Wastewater treatment, also known as sewage treatment, removes impurities from wastewater or sewage before it reaches aquifers or natural bodies of water such as rivers, lakes, estuaries, and oceans. Because pure water does not exist in nature. The difference between clean and contaminated water depends on the type and concentration of impurities in the water. Broadly speaking, water is polluted when it contains enough impurities to make it unfit for special use such as drinking, swimming or fishing.
Primary treatment removes material that floats on water or readily settles out by gravity. It includes the physical process of screening, grinding, sand removal and precipitation. In modern plants, the screens are cleaned mechanically, and the material is promptly disposed of by burial on the plant grounds. A comminutor may be used to grind and shred debris that passes through the screens. The shredded material is removed later by sedimentation or flotation.
Secondary treatment removes soluble organic matter that escapes from primary treatment. It also removes more suspended solids. Removal is usually finished by biological processes, which microorganisms feed on organic impurities and convert them into carbon dioxide, water and energy for their own growth and reproduction. Wastewater treatment plants use Glass-Fused-to-Steel tanks as the anaerobic digesters for this natural biological process. Removal of soluble organics at treatment plants helps to protect the balance of dissolved oxygen in receiving rivers, rivers or lakes. There are three basic biological treatment methods: the trickling filter, the activated sludge process, and the oxidation pond. A fourth, less common method is the rotating biological contactor.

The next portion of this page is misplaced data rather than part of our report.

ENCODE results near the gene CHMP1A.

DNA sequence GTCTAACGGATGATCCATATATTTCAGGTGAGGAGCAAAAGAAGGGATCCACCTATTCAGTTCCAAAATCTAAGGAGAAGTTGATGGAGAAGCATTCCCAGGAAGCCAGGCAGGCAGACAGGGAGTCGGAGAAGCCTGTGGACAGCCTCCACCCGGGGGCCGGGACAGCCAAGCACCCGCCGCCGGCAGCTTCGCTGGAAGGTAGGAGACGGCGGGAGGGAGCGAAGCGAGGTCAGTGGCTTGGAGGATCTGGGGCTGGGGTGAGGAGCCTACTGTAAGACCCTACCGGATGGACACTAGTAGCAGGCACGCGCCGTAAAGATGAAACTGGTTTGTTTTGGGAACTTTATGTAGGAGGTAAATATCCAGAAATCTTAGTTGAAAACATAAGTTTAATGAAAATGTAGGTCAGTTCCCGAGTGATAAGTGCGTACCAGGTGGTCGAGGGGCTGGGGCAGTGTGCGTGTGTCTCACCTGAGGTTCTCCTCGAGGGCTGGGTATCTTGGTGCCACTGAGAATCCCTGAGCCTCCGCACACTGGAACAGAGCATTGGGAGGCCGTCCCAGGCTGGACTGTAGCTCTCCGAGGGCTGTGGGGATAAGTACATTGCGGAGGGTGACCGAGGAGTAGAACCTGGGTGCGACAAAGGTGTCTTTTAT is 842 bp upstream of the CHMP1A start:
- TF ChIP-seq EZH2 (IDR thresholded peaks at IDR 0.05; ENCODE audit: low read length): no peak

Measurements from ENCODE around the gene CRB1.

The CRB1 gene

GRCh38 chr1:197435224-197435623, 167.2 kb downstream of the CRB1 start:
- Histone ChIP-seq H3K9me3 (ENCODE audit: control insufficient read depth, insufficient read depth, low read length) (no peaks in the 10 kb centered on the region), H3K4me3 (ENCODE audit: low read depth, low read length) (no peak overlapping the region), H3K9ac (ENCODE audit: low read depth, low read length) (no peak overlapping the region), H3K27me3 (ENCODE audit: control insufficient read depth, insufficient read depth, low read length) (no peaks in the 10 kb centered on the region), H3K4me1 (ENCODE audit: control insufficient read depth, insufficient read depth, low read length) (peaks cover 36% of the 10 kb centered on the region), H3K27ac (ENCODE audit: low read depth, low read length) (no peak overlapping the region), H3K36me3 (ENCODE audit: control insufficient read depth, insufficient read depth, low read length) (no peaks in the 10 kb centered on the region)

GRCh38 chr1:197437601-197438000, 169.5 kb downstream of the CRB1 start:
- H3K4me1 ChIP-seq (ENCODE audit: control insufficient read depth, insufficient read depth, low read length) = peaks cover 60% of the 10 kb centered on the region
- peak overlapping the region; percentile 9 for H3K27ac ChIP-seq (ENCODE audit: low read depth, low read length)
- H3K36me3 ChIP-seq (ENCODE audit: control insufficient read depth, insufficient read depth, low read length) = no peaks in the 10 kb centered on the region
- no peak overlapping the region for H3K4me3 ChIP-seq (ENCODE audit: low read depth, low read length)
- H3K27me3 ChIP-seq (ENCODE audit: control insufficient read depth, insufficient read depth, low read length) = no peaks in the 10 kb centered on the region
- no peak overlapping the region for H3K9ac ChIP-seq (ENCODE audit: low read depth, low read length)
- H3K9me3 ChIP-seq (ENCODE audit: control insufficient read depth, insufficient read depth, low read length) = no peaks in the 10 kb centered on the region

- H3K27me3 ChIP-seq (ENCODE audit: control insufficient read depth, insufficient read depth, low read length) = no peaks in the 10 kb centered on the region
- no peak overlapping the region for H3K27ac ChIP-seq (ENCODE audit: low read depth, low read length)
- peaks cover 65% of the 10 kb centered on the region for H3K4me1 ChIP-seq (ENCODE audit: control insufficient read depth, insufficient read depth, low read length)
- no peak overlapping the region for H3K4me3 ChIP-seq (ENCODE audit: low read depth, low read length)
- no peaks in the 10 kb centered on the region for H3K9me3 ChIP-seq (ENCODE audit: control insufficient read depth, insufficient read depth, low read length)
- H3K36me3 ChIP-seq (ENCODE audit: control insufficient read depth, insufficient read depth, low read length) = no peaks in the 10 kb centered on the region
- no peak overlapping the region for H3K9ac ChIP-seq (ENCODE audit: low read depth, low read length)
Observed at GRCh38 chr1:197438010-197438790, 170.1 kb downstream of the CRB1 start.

Under such oxygenated conditions, microorganisms thrive, forming an active, healthy suspension of biological solids—mostly bacteria—called activated sludge. About six hours of detention is provided in the aeration tank. This gives the microbes enough time to absorb dissolved organics from the sewage, reducing the BOD. The mixture then flows from the aeration tank into the secondary clarifier, where activated sludge settles out by gravity. Clearwater is skimmed from the surface of the clarifier, disinfected, and discharged as secondary effluent. The sludge is pumped out from a hopper at the bottom of the tank. About 30 percent of the sludge is recirculated back into the aeration tank, where it is mixed with the primary effluent. This recirculation is a key feature of the activated sludge process. The recycled microbes are well acclimated to the sewage environment and readily metabolize the organic materials in the primary effluent. The remaining 70 percent of the secondary sludge must be treated and disposed of in an acceptable manner